Karen Pinkus – Fuel: A Speculative Dictionary (Minnesota University Press)
Fuel is matter that we use, and use up, to produce energy. When we talk about ‘sustainable energy’, we are describing a state wherein we have enough fuel to continue using it up without worrying about future energy lack. We can sustain energy supply, but we cannot sustain fuel. There are no sustainable fuels; that would be an oxymoron. The sun itself is not sustainable… at least not indefinitely.
Karen Pinkus’ new book, Fuel, is a heroic effort to remind us that sustainability is often an illusion caused by our human-sized view of the world. Where ‘energy’, ‘climate’, ‘environment’, and other ‘green terms’ bring to mind graphs and bar charts on the one hand and images of a pastel-coloured globe on the other (cf/ Roger Dean’s cover to Yes’ Fragile), fuel itself is a palpable thing; the thing we dig, the thing we pour, the think we eat and drink.
Pinkus’ dictionary lists our fuels and the human-sized illusions which imprinted us with the idea of sustainability. The Montgolfier brothers had a balloon ‘powered by air’, but lifted by burning fuel. Jules Verne’s wonderful machines were powered by ‘electricity’, and that’s all the enthralled reader needed to know. Windmills and sails and hydroelectric turbines and tidal power plants all capitalise on nature’s surpluses, during the hours those surpluses exist, but are themselves made of wood, skins, steel, labour.
Something always burns. Something’s always used up. With fuel then comes the measure of value. A refrain that runs throughout the text is provided by the Henry Ford Archive papers, in which are held many letters from mad inventors and speculators to the great magnate himself proposing the next Big Fuel.
Some are insane, some unprofitable, some merely less profitable than petrol: in the eyes of the industrialist all three categories are the same. But petrol itself was once the useless waste byproduct of the usable paraffin, and Ford himself invested in numerous ‘biofuels’ in the search for ethanol powered transport; the vaunted ‘boozemobile’.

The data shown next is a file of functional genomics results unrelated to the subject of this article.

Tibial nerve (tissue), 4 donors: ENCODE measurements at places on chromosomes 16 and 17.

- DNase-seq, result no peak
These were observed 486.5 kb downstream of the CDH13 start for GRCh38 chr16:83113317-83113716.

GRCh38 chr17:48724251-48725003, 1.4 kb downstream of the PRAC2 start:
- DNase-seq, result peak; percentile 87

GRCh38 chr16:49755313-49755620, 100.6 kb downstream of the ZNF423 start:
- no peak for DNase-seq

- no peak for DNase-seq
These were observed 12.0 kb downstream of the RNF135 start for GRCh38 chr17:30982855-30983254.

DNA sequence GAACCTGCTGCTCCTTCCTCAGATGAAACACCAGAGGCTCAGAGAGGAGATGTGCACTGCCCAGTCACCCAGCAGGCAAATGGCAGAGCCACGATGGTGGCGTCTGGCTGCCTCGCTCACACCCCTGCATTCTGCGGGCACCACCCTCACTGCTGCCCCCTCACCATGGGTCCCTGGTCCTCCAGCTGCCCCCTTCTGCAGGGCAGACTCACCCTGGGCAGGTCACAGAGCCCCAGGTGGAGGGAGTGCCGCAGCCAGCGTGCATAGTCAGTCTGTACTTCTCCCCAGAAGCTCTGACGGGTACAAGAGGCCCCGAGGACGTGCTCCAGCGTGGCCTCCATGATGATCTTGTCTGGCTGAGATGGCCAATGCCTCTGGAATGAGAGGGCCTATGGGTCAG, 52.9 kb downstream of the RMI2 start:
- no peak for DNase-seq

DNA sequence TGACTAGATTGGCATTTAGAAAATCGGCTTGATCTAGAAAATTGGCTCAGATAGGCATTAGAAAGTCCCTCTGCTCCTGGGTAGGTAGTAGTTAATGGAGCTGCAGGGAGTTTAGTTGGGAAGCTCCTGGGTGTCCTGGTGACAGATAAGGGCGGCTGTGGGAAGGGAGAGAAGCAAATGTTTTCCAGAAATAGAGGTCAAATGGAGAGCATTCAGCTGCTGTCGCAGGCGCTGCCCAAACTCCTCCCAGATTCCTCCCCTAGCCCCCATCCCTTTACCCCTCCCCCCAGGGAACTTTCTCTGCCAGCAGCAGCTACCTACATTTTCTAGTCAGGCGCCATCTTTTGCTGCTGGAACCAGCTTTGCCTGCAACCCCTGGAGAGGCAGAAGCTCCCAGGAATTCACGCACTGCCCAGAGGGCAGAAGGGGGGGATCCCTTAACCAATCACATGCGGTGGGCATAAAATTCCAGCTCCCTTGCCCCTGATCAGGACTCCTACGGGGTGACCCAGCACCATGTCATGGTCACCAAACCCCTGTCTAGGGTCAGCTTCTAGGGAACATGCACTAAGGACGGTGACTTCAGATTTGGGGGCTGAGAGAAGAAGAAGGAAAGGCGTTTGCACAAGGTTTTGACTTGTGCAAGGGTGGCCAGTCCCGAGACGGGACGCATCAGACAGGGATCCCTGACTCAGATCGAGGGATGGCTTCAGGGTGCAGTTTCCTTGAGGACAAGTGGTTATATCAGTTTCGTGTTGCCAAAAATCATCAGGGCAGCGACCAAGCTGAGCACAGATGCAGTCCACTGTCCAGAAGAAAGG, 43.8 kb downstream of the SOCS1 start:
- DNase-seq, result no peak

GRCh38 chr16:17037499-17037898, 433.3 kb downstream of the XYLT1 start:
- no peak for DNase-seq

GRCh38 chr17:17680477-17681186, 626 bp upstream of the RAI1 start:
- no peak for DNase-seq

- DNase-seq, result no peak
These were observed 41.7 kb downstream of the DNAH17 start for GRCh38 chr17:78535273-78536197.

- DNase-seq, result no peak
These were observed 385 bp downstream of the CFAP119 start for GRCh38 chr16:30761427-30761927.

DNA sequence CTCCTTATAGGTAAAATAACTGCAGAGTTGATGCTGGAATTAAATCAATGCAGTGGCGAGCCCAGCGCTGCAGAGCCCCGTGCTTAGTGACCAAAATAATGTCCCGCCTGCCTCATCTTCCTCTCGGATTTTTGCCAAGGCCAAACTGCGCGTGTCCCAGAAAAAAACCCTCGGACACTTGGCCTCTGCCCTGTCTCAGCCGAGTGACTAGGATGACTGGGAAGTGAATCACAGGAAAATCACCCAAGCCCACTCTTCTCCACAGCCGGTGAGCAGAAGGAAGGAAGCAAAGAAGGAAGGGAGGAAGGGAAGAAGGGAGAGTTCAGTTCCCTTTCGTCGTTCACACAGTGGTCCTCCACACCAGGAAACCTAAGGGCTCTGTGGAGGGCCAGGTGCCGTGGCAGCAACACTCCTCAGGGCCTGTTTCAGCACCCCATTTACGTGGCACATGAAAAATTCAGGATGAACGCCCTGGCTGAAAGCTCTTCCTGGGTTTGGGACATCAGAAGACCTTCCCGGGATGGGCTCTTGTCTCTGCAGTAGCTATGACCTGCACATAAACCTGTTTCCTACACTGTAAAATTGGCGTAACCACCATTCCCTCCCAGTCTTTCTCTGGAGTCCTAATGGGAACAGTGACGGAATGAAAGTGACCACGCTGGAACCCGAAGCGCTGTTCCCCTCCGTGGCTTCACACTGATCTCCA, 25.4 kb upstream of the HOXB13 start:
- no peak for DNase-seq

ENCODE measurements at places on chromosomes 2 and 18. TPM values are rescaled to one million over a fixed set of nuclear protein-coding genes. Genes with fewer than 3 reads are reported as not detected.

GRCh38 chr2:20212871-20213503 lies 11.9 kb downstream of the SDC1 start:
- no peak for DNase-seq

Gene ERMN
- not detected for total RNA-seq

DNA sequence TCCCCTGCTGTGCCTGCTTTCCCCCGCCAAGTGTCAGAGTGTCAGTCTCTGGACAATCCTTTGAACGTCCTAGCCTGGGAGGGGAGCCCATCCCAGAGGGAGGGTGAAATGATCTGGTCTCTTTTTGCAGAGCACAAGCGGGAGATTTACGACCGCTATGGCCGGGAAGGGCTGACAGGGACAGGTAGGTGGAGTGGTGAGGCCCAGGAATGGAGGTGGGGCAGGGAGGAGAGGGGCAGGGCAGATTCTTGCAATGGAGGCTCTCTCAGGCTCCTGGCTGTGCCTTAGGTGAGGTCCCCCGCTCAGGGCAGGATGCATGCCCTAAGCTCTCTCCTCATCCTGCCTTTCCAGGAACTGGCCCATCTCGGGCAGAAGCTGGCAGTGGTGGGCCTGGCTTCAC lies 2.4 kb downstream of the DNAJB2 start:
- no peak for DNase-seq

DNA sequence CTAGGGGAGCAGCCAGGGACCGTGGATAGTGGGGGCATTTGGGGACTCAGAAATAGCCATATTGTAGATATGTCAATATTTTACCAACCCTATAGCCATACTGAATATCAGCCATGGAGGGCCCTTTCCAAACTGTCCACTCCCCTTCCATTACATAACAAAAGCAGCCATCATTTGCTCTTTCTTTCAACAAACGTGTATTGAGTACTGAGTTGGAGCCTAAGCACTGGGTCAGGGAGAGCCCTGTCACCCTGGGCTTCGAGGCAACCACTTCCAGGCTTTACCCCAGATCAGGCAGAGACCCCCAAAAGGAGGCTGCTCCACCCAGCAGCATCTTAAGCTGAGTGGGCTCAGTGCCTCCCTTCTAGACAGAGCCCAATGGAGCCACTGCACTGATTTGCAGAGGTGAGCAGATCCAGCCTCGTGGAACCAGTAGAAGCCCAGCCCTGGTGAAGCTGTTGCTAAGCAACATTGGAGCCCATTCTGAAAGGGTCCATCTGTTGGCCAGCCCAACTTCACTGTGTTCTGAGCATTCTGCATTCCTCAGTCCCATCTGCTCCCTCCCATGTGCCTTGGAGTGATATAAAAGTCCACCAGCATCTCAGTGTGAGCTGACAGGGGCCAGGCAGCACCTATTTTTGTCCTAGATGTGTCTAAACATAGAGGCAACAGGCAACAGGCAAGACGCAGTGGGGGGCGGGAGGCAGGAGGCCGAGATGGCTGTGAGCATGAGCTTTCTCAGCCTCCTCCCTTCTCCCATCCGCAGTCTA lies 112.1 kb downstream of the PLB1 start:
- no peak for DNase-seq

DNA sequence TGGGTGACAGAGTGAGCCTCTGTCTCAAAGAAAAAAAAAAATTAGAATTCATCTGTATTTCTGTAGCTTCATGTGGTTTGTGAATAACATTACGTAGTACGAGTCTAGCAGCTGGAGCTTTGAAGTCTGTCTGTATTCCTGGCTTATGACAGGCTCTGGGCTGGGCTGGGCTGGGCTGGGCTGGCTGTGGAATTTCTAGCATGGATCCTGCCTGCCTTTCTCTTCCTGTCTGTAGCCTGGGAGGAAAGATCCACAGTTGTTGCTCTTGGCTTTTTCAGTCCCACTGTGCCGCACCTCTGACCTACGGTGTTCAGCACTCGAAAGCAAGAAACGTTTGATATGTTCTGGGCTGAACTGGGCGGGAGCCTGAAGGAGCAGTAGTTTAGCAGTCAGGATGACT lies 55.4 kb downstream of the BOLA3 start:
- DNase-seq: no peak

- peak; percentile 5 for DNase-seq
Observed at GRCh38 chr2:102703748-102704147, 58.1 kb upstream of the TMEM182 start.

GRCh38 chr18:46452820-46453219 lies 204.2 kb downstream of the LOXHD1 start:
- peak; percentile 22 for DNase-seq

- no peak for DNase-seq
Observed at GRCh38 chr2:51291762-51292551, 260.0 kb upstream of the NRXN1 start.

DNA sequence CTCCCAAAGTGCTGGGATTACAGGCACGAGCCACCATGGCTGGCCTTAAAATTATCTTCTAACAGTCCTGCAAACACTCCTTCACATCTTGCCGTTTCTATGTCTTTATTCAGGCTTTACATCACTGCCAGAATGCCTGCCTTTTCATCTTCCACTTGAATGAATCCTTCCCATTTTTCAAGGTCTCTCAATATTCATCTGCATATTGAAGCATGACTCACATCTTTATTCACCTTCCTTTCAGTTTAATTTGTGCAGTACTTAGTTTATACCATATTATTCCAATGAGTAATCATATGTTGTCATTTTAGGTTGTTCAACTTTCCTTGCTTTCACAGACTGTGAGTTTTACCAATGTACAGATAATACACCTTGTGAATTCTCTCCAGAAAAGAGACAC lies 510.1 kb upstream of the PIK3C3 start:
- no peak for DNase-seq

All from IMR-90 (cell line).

Fuel gives energy to move machines but it also, Pinkus suggests, must move us. The chemistry is in thrall to economics, and economics to human-sized valuations. Did the booze ration fuel the British Navy, Pinkus asks, any more than the wind and wood? What fuel is in a flag that it could energise Crusoe alone on his island?
The form of the book itself draws attention to the human proportions of fuel. Presented alphabetically as a ‘speculative dictionary’, the claim to comprehensive coverage made by the form is everywhere undermined by the fragmentary, tangential and speculative content.
It is to be read, one feels, from start to finish. It should be used up like fuel for thought. It has more to do with Voltaire’s Philosophical Dictionary, or Sterne’s digressions, than with Rousseau, Dr Johnson, and the Enlightenment mission.
It is explicitly not the only catalogue of fuels you’ll ever need. It’s more like an antidote to the cataloguing disease: a textual disease with symptoms including perpetual over-consumption.
One of the few weaknesses of the text is its conclusion. Pinkus suggests a Heideggerian reconciliation with discontinuity as an alternative to forever ‘sustaining’ energy supply. My personal gripes with Heidegger aside, the image of a self-denying humanity runs counter to the fuel-thirsty animal of the rest of the book. We eat, we drink, we burn, we build, we list – collect, compile and consume.
Going without fuel seems to contradict the rest of the book which is, ultimately, an account of humanity’s desperate centuries-long scramble for more of it. If there is hope in the book it lies in the eccentric amateurs hunting out the next stop-gap, or the technologists seeking to make the next quick buck.
Great breakthroughs are not logical and linear in Fuel, they are bumbling, stumbling things often arbitrary in the time and place of their success. It makes for a great read rather than a practical solution. In fact, it offers so many practical solutions that one begins to suspect that we, as a species, are asking the wrong questions.
– Joe Darlington